I attended the 34th Annual National Institute on Criminal Tax Fraud in Las Vegas during first week of December 2017. During a criminal tax roundtable discussion, Mark Daly, Senior Litigation Counsel for the Department of Justice, caused quite a stir in the audience when he announced that the Department of Justice would begin arguing that offshore tax defendants should be sentenced under different guidelines that are based on the balances of offshore accounts rather than the tax loss from failing to report income from those accounts.
Getting to a Criminal Tax Sentence
The IRS's Criminal Investigation Division (CI or CID) is charged with investigating tax crimes, and as I discussed on previous blog post here, CI is refocusing its efforts on traditional tax crimes as identity theft crimes decrease. Once CI identifies a target of a criminal investigation, gathers sufficient evidence, and then believes that the target should be prosecuted or investigated further under grand jury proceedings, CI makes a referral to the Department of Justice's Tax Division (DOJ Tax). DOJ Tax then either handles the prosecution, or oversees the United States Attorney's office that is handling the prosecution. Most tax prosecutions result in plea agreements, but if there is no plea agreement, a DOJ Tax Attorney or an Assistant United States Attorney will handle the trial. After either a plea agreement is reached or the target is convicted through a trial, the case moves into the sentencing phase. Prosecutors have long had discretion to inflict great pain on a target of a criminal investigation because they can choose who to charge, and what to charge, and that can have a huge impact on the ultimate sentence that a defendant receives after reaching a plea agreement or being convicted.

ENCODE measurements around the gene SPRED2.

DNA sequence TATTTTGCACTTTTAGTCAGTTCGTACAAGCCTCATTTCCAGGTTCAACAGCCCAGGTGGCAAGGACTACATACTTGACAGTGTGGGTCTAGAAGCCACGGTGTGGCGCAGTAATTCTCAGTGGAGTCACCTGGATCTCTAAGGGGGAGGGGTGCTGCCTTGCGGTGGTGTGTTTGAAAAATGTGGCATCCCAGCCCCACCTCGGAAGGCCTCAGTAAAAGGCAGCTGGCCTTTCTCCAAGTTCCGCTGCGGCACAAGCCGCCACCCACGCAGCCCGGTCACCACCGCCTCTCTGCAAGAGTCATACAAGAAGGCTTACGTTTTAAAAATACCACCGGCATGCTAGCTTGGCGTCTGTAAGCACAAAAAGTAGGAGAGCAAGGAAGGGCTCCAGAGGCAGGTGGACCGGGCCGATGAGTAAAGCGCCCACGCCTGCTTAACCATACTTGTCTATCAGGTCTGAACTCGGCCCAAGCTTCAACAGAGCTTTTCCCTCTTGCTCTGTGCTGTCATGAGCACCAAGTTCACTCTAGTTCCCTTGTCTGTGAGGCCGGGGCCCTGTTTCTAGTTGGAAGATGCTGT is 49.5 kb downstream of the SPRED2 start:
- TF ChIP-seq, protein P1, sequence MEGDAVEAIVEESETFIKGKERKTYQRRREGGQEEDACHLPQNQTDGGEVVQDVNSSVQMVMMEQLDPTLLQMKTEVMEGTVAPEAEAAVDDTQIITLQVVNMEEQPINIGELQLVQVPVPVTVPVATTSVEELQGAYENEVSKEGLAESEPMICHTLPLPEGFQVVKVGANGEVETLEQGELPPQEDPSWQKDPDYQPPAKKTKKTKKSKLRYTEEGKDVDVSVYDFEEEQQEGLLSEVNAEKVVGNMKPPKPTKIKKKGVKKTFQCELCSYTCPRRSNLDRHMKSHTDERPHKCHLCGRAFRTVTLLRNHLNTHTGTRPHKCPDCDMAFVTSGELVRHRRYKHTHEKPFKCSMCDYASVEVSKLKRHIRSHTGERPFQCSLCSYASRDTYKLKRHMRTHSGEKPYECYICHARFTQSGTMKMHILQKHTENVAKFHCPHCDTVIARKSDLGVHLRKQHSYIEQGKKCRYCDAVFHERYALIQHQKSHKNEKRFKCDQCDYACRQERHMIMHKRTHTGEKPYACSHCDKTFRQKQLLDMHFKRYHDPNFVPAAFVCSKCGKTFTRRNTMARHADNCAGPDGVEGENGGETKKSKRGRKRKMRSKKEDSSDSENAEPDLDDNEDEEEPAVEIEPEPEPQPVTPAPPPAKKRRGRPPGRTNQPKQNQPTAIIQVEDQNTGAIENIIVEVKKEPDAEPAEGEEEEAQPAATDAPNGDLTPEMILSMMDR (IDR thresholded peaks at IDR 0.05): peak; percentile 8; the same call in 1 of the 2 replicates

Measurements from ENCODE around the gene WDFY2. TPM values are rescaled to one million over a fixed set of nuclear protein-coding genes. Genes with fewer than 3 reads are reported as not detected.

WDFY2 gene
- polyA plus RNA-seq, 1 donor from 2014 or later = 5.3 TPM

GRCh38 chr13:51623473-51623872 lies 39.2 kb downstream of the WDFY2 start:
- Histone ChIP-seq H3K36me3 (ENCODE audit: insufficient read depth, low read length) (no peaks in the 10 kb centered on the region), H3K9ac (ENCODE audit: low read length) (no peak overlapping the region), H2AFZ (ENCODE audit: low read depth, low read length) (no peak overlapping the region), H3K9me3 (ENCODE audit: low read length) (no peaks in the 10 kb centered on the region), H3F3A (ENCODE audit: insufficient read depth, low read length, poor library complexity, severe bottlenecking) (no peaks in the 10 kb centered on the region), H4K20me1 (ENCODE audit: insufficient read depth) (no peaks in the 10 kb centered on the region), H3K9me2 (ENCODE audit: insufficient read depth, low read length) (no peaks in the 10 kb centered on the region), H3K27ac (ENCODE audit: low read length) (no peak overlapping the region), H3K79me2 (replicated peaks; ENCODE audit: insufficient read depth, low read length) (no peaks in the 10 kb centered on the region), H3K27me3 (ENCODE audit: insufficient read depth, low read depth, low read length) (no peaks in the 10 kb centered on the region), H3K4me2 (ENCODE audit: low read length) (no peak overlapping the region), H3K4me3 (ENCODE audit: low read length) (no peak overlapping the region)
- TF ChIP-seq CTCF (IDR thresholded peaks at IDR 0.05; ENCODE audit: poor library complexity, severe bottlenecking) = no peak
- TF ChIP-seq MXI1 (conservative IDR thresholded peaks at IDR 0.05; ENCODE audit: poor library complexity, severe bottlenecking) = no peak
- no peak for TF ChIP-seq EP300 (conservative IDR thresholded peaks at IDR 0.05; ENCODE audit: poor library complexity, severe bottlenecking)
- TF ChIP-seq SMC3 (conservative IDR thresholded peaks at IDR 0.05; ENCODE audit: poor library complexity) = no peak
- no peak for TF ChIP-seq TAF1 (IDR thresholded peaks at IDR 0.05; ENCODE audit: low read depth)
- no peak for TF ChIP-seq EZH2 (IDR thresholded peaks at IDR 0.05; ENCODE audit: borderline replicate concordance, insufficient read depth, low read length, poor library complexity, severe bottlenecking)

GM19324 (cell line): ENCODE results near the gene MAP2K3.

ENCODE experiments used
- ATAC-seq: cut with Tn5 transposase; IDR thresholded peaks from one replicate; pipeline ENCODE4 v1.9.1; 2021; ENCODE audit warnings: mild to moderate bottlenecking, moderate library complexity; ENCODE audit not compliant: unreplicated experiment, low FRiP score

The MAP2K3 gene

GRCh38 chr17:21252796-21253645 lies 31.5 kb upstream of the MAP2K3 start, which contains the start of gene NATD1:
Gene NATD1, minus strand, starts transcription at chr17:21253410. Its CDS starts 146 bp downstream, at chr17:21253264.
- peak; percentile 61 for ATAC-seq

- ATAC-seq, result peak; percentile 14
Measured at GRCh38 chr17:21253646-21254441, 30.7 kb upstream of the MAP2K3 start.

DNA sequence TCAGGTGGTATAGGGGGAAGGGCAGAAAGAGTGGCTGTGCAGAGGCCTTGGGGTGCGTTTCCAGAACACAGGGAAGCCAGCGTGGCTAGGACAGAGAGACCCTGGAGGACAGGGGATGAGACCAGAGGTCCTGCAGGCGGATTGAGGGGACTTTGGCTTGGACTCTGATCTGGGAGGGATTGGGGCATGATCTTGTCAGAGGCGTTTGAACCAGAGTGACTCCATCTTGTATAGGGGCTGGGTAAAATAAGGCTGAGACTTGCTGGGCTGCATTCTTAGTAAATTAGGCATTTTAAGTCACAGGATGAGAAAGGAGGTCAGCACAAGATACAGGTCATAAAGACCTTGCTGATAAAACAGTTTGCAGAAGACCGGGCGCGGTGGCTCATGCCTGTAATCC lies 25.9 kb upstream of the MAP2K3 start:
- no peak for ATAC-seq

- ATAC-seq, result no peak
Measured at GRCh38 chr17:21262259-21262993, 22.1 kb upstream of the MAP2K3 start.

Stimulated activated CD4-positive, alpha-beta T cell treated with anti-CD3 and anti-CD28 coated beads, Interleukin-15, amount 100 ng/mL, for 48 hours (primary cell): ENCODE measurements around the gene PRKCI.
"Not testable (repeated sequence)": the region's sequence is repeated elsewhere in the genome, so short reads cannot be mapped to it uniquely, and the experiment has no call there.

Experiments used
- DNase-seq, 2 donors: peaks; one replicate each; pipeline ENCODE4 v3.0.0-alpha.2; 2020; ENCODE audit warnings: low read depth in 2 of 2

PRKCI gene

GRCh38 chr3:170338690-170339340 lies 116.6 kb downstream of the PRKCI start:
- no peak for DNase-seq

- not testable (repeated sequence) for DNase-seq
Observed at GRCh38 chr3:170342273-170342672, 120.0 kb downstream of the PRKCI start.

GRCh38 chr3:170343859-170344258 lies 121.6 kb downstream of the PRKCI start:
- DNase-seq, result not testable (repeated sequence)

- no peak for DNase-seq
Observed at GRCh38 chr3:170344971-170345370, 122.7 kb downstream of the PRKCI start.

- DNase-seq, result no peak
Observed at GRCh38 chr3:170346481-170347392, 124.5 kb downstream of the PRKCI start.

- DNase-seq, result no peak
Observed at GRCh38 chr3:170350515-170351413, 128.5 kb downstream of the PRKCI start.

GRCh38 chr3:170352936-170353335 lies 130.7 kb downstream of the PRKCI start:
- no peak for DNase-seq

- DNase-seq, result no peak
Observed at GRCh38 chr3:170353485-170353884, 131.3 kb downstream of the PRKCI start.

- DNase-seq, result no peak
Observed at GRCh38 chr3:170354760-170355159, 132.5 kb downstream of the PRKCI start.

The Probation Office will prepare a report for the sentencing judge that addresses the sentencing factors and the facts and circumstances of the particular case. The report will include a Sentencing Guideline calculation. The report will be guided by the United States Sentencing Guidelines, which are published in December of each year (available at http://www.ussc.gov/). The Sentencing Guidelines are drafted and issued by the U.S. Sentencing Commission. The goal of the Sentencing Guidelines is to bring uniformity to sentencing. The Sentencing Guidelines attempt to achieve uniformity by weighting principal sentencing factors—like the amount of harm and acceptance of responsibility—to determine levels. The principal sentencing factors are aggregated, and that determines the sentencing level, which determines the sentencing range.
The sentencing judge will hold a sentencing hearing. The sentencing hearing may include an evidentiary phase where testimony and other evidence are admitted to the extent that it is relevant to the sentencing. When the hearing is concluded, the judge will find the facts necessary to apply the Sentencing Guidelines. Then the judge will consider the determined sentencing range, and other factors that may allow her to sentence outside of the sentencing range. Finally, the judge will determine the sentence.